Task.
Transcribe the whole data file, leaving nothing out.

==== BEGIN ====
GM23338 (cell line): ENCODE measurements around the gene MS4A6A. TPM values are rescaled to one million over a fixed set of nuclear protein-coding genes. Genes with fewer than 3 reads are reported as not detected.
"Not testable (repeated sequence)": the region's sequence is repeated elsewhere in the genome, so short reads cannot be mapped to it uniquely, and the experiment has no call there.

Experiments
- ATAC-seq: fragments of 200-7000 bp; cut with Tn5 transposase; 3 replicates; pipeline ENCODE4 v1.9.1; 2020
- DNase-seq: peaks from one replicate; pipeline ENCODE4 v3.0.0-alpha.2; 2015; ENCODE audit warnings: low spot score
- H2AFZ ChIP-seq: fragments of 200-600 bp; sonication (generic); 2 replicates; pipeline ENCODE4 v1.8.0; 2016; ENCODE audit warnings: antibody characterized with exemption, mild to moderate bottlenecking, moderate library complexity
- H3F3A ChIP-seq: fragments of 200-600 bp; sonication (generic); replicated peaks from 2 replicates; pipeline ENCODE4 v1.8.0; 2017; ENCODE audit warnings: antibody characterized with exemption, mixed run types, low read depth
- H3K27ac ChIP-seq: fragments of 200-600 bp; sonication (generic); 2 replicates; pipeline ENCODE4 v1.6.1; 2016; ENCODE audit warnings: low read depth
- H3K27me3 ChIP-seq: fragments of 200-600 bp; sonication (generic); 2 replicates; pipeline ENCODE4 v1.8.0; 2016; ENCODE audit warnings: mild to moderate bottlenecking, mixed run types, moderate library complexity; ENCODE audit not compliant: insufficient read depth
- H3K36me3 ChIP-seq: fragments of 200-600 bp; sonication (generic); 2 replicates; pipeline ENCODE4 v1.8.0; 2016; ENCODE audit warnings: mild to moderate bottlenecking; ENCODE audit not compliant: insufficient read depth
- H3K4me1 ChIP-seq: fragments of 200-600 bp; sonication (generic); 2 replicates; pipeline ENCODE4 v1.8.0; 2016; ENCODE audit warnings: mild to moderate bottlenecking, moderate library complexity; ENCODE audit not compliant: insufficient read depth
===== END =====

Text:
GM23338 (cell line): ENCODE measurements around the gene MS4A6A. TPM values are rescaled to one million over a fixed set of nuclear protein-coding genes. Genes with fewer than 3 reads are reported as not detected.
"Not testable (repeated sequence)": the region's sequence is repeated elsewhere in the genome, so short reads cannot be mapped to it uniquely, and the experiment has no call there.

Experiments
- ATAC-seq: fragments of 200-7000 bp; cut with Tn5 transposase; 3 replicates; pipeline ENCODE4 v1.9.1; 2020
- DNase-seq: peaks from one replicate; pipeline ENCODE4 v3.0.0-alpha.2; 2015; ENCODE audit warnings: low spot score
- H2AFZ ChIP-seq: fragments of 200-600 bp; sonication (generic); 2 replicates; pipeline ENCODE4 v1.8.0; 2016; ENCODE audit warnings: antibody characterized with exemption, mild to moderate bottlenecking, moderate library complexity
- H3F3A ChIP-seq: fragments of 200-600 bp; sonication (generic); replicated peaks from 2 replicates; pipeline ENCODE4 v1.8.0; 2017; ENCODE audit warnings: antibody characterized with exemption, mixed run types, low read depth
- H3K27ac ChIP-seq: fragments of 200-600 bp; sonication (generic); 2 replicates; pipeline ENCODE4 v1.6.1; 2016; ENCODE audit warnings: low read depth
- H3K27me3 ChIP-seq: fragments of 200-600 bp; sonication (generic); 2 replicates; pipeline ENCODE4 v1.8.0; 2016; ENCODE audit warnings: mild to moderate bottlenecking, mixed run types, moderate library complexity; ENCODE audit not compliant: insufficient read depth
- H3K36me3 ChIP-seq: fragments of 200-600 bp; sonication (generic); 2 replicates; pipeline ENCODE4 v1.8.0; 2016; ENCODE audit warnings: mild to moderate bottlenecking; ENCODE audit not compliant: insufficient read depth
- H3K4me1 ChIP-seq: fragments of 200-600 bp; sonication (generic); 2 replicates; pipeline ENCODE4 v1.8.0; 2016; ENCODE audit warnings: mild to moderate bottlenecking, moderate library complexity; ENCODE audit not compliant: insufficient read depth